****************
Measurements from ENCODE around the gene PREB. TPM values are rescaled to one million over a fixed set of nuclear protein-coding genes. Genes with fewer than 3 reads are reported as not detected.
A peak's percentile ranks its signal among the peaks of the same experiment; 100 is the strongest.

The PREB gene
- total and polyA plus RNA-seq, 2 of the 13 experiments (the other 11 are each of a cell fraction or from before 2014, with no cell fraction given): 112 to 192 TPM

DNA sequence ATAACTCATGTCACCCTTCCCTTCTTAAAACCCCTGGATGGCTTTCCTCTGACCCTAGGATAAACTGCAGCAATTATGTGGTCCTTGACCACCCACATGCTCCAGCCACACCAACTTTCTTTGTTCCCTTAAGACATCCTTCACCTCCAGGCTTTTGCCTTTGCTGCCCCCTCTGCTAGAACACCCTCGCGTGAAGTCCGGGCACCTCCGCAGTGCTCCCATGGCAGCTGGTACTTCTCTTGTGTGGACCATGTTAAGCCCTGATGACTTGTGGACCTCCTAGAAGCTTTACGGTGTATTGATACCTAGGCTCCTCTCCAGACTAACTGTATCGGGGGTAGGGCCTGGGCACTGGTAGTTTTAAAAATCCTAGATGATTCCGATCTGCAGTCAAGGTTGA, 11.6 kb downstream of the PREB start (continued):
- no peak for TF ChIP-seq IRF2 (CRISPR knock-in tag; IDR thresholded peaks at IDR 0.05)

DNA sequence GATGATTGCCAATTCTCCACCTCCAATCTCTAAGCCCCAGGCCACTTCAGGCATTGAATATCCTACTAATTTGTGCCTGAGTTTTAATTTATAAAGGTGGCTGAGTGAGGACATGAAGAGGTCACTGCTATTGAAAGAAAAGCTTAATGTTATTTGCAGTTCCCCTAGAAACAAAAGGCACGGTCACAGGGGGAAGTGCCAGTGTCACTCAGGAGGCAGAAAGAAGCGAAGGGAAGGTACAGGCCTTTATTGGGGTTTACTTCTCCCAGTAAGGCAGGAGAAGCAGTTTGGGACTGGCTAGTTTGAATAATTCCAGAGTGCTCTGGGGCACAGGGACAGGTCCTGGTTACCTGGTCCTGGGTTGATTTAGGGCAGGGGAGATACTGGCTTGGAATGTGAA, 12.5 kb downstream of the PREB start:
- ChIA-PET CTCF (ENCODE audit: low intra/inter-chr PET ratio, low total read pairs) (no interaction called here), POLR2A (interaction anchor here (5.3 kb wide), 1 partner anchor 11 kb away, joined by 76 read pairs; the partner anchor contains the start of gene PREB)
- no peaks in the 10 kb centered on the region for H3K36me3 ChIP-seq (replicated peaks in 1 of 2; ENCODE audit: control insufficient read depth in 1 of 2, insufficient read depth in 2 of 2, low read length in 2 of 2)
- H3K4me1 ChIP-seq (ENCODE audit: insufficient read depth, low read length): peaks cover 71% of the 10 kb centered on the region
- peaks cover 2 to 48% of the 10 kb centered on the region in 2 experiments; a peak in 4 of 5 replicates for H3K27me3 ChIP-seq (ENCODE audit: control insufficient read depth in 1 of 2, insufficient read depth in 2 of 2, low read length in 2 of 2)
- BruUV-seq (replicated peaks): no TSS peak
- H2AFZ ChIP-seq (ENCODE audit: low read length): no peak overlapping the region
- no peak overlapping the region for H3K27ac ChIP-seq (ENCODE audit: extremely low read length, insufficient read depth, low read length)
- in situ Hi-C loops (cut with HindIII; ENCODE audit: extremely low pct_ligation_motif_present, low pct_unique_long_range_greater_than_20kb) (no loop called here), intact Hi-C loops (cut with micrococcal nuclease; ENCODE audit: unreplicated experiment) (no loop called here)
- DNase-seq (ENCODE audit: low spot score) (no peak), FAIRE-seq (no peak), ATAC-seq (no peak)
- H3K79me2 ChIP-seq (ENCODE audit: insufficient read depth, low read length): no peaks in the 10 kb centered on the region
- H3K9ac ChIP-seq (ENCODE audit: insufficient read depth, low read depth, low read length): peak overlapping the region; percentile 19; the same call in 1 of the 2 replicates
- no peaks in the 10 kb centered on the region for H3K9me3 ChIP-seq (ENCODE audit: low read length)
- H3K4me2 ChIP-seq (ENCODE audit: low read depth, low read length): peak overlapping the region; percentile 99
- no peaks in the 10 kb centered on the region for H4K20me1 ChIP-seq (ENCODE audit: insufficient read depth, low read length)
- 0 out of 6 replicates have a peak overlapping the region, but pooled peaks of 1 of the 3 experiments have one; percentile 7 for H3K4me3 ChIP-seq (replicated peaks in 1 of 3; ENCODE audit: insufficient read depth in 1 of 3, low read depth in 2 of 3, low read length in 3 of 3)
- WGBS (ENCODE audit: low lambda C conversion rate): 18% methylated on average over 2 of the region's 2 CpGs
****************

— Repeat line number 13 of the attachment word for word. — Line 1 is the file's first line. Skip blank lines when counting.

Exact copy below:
- H2AFZ ChIP-seq (ENCODE audit: low read length): no peak overlapping the region